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§ 84. The Convent of Cluny.
Marrier and Duchesne: Bibliotheca Cluniacensis. Paris 1614 fol. Holsten.: Cod. Regul. Mon. II. 176. Lorain: Essay historique sur l’ abbaye de Cluny. Dijon 1839. Neander III. 417 sqq. 444 sq. Friedr. Hurter (Prot, minister in Schaffhausen, afterwards R. Cath.): Gesch. Papst Innocenz des Dritten (second ed. Hamb. 1844), vol. IV. pp. 22–55.
After the decay of monastic discipline during the ninth and tenth centuries, a reformation proceeded from the convent of Cluny in Burgundy, and affected the whole church.384384 Cluny or Clugny (Cluniacum) is twelve miles northwest of Macon. The present town has about four thousand inhabitants. Its chief interest consists in the remains of mediaeeval architecture.
It was founded by the pious Duke William of Aquitania in 910, to the honor of St. Peter and St. Paul, on the basis of the rule of St. Benedict.
Count Bruno (d. 927) was the first abbot, and introduced severe discipline. His successor Odo (927–941), first a soldier, then a clergyman of learning, wisdom, and saintly character, became a reformer of several Benedictine convents. Neander praises his enlightened views on Christian life, and his superior estimate of the moral, as compared with the miraculous, power of Christianity. Aymardus (Aymard, 941–948), who resigned when he became blind, Majolus (Maieul to 994), who declined the papal crown, Odilo, surnamed “the Good” (to 1048), and Hugo (to 1109), continued in the same spirit. The last two exerted great influence upon emperors and popes, and inspired the reformation of the papacy and the church. It was at Cluny that Hildebrand advised Bishop Bruno of Toul (Leo IX.), who had been elected pope by Henry III., to seek first a regular election by the clergy in Rome; and thus foreshadowed his own future conflict with the imperial power. Odilo introduced the Treuga Dei and the festival of All Souls. Hugo, Hildebrand’s friend, ruled sixty years, and raised the convent to the summit of its fame.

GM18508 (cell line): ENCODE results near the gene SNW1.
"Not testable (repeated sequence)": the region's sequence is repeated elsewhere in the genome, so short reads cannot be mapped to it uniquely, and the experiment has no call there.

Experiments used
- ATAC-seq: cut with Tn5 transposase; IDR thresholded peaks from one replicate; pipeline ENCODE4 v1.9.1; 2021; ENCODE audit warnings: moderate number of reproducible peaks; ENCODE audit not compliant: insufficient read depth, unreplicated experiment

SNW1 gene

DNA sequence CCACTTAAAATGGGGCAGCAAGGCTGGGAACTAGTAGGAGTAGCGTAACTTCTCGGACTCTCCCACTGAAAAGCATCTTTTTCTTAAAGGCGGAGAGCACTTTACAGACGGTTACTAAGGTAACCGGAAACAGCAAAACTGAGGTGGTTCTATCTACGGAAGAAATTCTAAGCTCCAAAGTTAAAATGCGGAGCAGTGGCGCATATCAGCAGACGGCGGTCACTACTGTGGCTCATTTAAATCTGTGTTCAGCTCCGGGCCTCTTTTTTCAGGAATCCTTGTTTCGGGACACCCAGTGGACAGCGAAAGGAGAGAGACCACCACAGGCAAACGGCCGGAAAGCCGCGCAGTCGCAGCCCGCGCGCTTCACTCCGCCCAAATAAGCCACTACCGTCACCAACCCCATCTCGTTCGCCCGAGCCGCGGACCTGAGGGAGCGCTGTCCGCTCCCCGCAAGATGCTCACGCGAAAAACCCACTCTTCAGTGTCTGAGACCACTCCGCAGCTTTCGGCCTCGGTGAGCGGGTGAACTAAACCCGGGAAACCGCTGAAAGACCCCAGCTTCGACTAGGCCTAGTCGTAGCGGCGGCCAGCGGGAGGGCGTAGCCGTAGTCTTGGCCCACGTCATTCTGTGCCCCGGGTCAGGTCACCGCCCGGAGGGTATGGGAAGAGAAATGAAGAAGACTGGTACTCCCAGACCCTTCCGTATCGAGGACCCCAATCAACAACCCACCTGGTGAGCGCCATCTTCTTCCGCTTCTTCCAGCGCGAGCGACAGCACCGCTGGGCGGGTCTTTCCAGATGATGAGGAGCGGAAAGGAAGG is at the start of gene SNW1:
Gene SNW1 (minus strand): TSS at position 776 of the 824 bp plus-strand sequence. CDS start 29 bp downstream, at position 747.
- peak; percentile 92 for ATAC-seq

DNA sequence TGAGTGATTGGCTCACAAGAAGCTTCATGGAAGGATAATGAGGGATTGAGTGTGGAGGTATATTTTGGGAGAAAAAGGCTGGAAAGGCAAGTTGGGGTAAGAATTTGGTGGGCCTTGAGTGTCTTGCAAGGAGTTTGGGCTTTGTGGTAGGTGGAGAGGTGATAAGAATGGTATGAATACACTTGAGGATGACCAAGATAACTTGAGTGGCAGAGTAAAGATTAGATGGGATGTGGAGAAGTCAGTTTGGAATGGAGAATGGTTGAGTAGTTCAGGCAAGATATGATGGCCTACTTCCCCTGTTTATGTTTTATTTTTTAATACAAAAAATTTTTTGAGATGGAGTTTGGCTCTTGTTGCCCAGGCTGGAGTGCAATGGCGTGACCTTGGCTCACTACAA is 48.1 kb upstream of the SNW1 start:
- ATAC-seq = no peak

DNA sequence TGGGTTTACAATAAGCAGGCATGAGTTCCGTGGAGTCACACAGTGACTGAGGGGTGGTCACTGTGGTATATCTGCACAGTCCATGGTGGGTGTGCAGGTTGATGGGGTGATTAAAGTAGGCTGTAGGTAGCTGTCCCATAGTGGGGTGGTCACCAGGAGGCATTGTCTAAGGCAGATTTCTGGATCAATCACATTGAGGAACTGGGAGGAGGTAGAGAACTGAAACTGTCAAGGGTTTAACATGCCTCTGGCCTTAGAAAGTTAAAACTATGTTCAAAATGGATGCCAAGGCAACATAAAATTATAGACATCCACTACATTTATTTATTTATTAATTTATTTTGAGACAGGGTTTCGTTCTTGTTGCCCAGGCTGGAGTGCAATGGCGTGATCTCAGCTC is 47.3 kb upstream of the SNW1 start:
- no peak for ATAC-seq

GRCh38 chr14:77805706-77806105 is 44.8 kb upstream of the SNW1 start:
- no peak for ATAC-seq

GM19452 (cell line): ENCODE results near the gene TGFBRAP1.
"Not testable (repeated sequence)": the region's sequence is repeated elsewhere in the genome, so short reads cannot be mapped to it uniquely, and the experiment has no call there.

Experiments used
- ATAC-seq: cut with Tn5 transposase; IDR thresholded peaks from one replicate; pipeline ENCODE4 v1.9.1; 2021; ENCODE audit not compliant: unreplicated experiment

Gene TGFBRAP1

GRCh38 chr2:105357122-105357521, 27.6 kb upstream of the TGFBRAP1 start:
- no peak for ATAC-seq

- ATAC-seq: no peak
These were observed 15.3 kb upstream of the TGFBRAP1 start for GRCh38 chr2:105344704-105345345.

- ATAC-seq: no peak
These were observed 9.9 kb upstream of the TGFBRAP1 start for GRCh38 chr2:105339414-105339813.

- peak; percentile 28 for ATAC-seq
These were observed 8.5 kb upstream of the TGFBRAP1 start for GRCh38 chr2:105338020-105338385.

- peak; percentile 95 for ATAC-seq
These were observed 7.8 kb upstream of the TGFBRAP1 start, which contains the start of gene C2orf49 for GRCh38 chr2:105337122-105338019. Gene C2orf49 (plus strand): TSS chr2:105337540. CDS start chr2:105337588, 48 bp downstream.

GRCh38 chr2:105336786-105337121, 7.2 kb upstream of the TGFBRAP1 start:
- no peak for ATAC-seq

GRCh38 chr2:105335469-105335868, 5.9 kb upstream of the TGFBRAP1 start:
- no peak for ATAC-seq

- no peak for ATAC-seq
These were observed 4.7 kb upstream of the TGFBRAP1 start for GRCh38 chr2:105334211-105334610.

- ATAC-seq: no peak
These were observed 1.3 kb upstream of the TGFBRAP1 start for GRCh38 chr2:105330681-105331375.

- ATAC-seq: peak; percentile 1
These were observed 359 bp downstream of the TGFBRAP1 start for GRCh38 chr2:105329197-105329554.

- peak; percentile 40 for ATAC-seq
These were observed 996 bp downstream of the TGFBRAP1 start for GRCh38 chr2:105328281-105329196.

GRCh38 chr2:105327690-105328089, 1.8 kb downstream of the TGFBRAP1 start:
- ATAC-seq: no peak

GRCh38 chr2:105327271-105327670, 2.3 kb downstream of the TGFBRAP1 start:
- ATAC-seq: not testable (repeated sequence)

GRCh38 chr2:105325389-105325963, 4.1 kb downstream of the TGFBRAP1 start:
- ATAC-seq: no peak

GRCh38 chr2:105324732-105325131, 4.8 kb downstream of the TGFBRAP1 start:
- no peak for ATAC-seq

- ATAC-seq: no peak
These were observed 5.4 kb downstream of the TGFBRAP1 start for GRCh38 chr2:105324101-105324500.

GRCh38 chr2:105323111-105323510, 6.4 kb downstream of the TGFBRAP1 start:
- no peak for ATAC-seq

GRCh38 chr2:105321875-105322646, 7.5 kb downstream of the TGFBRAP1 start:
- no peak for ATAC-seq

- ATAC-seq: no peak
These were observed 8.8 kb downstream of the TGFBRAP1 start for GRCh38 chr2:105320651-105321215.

Cluny was the centre (archimonasterium) of the
reformed Benedictine convents, and its head was the chief abbot
(archiabbas). It gave to the church many eminent bishops and three
popes (Gregory VII., Urban II., and Pascal II.). In the time of its
highest prosperity it ruled over two thousand monastic establishments.
The daily life was regulated in all its details; silence was imposed
for the greater part of the day, during which the monks communicated
only by signs; strict obedience ruled within; hospitality and
benevolence were freely exercised to the poor and to strangers, who
usually exceeded the number of the monks. During a severe famine Odilo
exhausted the magazines of the convent, and even melted the sacred
vessels, and sold the ornaments of the church and a crown which Henry
II. had sent him from Germany. The convent stood directly under the
pope’s jurisdiction, and was highly favored with
donations and privileges.385385 The wealth of the abbey was proverbial. Hurter quotes from
Lorain the saying in Burgundy:
“En tout pays ou le, rent vente,
L’ Abbaye de Cluny a rente.” The church connected with it was the largest and richest in France (perhaps in all Europe), and admired for its twenty-five altars, its bells, and its costly works of art. It was founded by Hugo, and consecrated seventy years afterwards by Pope Innocent II. under the administration of Peter the Venerable (1131).